When we use the word instead, it usually happens something like this. “Can’t you do it instead? I’m busy.” “Wouldn’t you rather do something fun instead of all this work?” “Oh great. It’s them. I would rather it was anyone else instead!” The word instead has become a very selfish concept in our day and age. But it wasn’t always so. Instead literally comes from the old English “In the stead” meaning to stand in the place of. But who stands in the the place of whom? And why? Does the king stand in the stead of His people, or the ambassador stand in the stead of His King? In Paul’s Epistle for today the answer is both … and both are selfless activities worth understanding better.
16From now on, therefore, we regard no one according to the flesh. Even though we once regarded Christ according to the flesh, we regard him thus no longer. 17Therefore, if anyone is in Christ, he is a new creation. The old has passed away; behold, the new has come. The world sees people as things to be used. As anonymous nothings until we need them. As obstacles to our happiness. We Christians can no longer think of any individual (no matter who!) the way the unconverted thinks of him. Why? Because although we once also regarded Christ as do the unconverted, we now see Him for the greatness He so freely gives to every single undeserving person in this world!
Take the example of Paul himself. Once he knew Christ only as a man. He had rejected Him and persecuted His church. He was offended in Christ, considered Him opposed to Jewish interests, saw Him only with fleshly eyes. He looked at other men in the same blind, fleshly way. But after his conversion Paul regarded all people as precious souls for whom Christ died. After being converted Paul regarded Christ as Son of God and Saviour of all. Christ was no longer a stumbling block to him.
The old things of sin, death, and the devil have passed away. Died as they can only do! The New things of righteousness, life, Christ, heaven are now ours. Why? Because of the universal, vicarious atonement. The new creation is just as great a miracle as is the first creation. It changes not only us, but every single person we meet, by giving them value beyond measure. Only God can bring this about because of Christ’s work, as Paul himself continues.
18All this is from God, who through Christ reconciled us to himself and gave us the ministry of reconciliation; 19that is, in Christ God was reconciling the world to himself, not counting their trespasses against them, and entrusting to us the message of reconciliation. “Nothing of ourselves. For remission of sins and adoption and unspeakable glory are given to us by Him.” (Chrysostom) God took the initiative. He reconciled and befriended us to Himself. How? Through Christ. This is the vicarious, or substitutionary, atonement. He put Himself in our stead so we can put ourselves in others stead.
Just as important as redemption is the gift of the Word which alone can convert and bring man to a realization of the universal atonement. God is not only the Initiator but also the Finisher of our faith, Hebrews 12:2. . . Reconciliation proceeds from God and returns to God. God reconciled Himself to His enemies through Christ. The ministry of reconciliation reconciles the enemies to God through Christ.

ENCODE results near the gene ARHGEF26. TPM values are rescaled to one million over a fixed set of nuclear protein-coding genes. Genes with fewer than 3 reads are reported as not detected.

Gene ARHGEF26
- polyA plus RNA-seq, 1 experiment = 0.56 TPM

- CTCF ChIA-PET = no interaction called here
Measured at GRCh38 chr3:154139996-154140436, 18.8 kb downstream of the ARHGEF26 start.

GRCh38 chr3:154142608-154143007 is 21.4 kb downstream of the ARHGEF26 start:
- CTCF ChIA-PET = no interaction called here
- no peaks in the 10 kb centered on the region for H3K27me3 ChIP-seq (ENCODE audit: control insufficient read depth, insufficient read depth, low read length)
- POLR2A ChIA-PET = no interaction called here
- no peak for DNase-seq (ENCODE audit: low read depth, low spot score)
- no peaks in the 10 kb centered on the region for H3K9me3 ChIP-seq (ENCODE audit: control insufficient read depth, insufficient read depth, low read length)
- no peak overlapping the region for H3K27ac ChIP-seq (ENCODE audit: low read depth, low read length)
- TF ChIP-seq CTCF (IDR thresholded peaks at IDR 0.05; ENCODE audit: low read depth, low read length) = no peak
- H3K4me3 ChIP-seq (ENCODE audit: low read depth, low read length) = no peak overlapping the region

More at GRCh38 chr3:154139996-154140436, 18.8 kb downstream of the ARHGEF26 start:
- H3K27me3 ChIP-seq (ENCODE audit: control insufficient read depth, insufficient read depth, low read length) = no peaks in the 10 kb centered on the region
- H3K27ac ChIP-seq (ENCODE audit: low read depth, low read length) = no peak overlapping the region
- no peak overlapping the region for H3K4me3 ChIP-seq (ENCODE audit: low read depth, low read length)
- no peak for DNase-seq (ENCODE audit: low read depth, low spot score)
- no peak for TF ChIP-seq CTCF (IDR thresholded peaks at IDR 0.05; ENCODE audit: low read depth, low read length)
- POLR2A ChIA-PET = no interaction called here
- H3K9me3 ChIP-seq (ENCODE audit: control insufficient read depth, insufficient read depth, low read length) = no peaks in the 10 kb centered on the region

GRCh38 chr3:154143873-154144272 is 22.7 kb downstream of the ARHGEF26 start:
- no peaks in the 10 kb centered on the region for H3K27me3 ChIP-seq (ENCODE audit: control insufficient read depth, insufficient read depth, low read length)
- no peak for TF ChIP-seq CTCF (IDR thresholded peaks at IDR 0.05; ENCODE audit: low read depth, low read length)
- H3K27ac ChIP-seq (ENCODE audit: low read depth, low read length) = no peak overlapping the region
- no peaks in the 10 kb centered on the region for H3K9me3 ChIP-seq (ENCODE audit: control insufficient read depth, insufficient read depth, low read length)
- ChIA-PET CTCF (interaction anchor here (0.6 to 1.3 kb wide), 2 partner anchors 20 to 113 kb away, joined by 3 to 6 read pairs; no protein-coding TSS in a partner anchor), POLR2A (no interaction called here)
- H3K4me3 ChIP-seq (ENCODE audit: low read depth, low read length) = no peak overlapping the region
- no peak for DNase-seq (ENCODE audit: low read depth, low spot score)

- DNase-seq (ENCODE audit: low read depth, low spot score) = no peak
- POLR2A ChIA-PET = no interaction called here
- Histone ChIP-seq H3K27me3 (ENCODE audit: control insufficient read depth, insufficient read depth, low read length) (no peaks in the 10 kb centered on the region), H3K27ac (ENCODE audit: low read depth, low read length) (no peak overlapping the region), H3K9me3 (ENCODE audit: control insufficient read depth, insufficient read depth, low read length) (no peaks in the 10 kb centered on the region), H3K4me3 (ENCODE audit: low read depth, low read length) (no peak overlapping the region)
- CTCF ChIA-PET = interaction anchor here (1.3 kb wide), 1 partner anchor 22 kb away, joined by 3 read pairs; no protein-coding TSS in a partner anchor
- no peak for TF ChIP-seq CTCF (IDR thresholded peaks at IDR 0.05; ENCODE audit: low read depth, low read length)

This Word of reconciliation is the Gospel, the Power of God unto salvation. As we read in the Augsburg Confession: “True Christian perfection is to fear God from the heart, to have great faith, and to trust that for Christ’s sake we have a God who has been reconciled. It means to ask for and expect from God His help in all things with confident assurance that we are to live according to our calling in life, being diligent in outward good works, serving in our calling. This is where true perfection and true service of God is to be found. (AC XXVII 49-50)
And what does this service look like? Paul explains: 20Therefore, we are ambassadors for Christ, God making his appeal through us. We implore you on behalf of Christ, be reconciled to God. We are God’s ambassadors. We can preach the Gospel to any and all, for Christ died in stead of all.
“Christ’s behalf” means more than “representing.” It means “instead of.” The ambassador of Christ speaks in the stead of Christ. The Word is as valid and as powerful as if Christ were saying it. And He is saying it through the mouth of the ambassador. And what do we say? We appeal for all to be reconciled to God. The appeal from God in this verse is not an appeal for man to do something first. Remember, all has been done. He says: “Come for all things are now ready.” These are the words of the ambassador, of God’s dignitary, who says only what God wants him to say. Receive the gift, join the party, take your place, ease your burdens, find your peace. It is all waiting here in Jesus who has done it all for you already!
21For our sake he made him to be sin who knew no sin, so that in him we might become the righteousness of God. Because of Christ I’ve become righteous. “A Christian is simultaneously saint and sinner.” I am saint by imputation and sinner by nature. Christ is saint by nature and sinner by imputation. There is no sentence more profound in the whole of Scripture. When Christ hung on the cross God saw only ONE sinner, Christ. There is no greater sinner in the entire human race than the son of God. His sin is ours. It was foreign to Him. He had none. He committed none. But it was made His own because of the love with which He loved us. The Lord laid on Him the iniquity of us all.
Christ is all SIN for our sakes and in our stead; all of us God’s RIGHTEOUSNESS in connection with Christ. And in His stead, we know stand as His ambassadors. What an honour to be Christ’s ambassador! May God continue to deepen our understanding of His great reconciliation of the world in Christ, so that we might heartily revel in this gift with others and speak this good news in His stead.